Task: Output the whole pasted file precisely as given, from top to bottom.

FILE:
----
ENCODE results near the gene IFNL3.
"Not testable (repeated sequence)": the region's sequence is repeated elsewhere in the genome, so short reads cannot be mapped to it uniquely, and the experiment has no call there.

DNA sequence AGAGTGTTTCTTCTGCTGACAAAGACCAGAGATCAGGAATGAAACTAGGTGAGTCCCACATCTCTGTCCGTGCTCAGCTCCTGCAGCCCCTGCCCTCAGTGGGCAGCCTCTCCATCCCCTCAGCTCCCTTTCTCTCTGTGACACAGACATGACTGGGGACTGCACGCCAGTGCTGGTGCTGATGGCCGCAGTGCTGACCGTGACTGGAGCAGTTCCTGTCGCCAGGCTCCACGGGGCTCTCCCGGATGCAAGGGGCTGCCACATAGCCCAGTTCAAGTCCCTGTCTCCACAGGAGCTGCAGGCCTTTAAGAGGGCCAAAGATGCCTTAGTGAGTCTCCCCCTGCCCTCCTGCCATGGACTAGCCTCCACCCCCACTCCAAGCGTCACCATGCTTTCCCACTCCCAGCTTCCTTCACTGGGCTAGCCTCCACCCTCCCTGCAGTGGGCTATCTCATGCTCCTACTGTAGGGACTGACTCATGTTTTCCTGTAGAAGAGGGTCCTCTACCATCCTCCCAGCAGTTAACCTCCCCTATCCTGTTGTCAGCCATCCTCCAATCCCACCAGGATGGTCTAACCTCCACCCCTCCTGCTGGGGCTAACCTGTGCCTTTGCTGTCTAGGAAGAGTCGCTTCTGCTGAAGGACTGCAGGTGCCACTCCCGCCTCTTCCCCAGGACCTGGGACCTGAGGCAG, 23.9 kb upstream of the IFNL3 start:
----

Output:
ENCODE results near the gene IFNL3.
"Not testable (repeated sequence)": the region's sequence is repeated elsewhere in the genome, so short reads cannot be mapped to it uniquely, and the experiment has no call there.

DNA sequence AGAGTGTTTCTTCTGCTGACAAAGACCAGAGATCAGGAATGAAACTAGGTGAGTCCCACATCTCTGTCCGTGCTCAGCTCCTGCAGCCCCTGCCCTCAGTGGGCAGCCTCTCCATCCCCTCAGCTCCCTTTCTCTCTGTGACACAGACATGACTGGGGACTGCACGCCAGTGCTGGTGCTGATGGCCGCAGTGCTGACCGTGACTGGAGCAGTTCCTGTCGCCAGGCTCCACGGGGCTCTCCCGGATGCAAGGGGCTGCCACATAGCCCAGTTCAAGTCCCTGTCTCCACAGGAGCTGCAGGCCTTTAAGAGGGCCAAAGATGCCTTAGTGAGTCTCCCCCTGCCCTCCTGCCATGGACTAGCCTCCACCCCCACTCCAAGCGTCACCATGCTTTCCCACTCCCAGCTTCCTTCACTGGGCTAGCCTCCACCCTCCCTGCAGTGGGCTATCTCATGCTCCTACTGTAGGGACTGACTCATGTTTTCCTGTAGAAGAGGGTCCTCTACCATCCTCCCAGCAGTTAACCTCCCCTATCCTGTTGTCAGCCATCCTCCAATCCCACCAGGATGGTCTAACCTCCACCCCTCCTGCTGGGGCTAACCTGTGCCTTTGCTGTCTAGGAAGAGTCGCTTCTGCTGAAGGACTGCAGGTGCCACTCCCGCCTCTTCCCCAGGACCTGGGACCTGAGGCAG, 23.9 kb upstream of the IFNL3 start: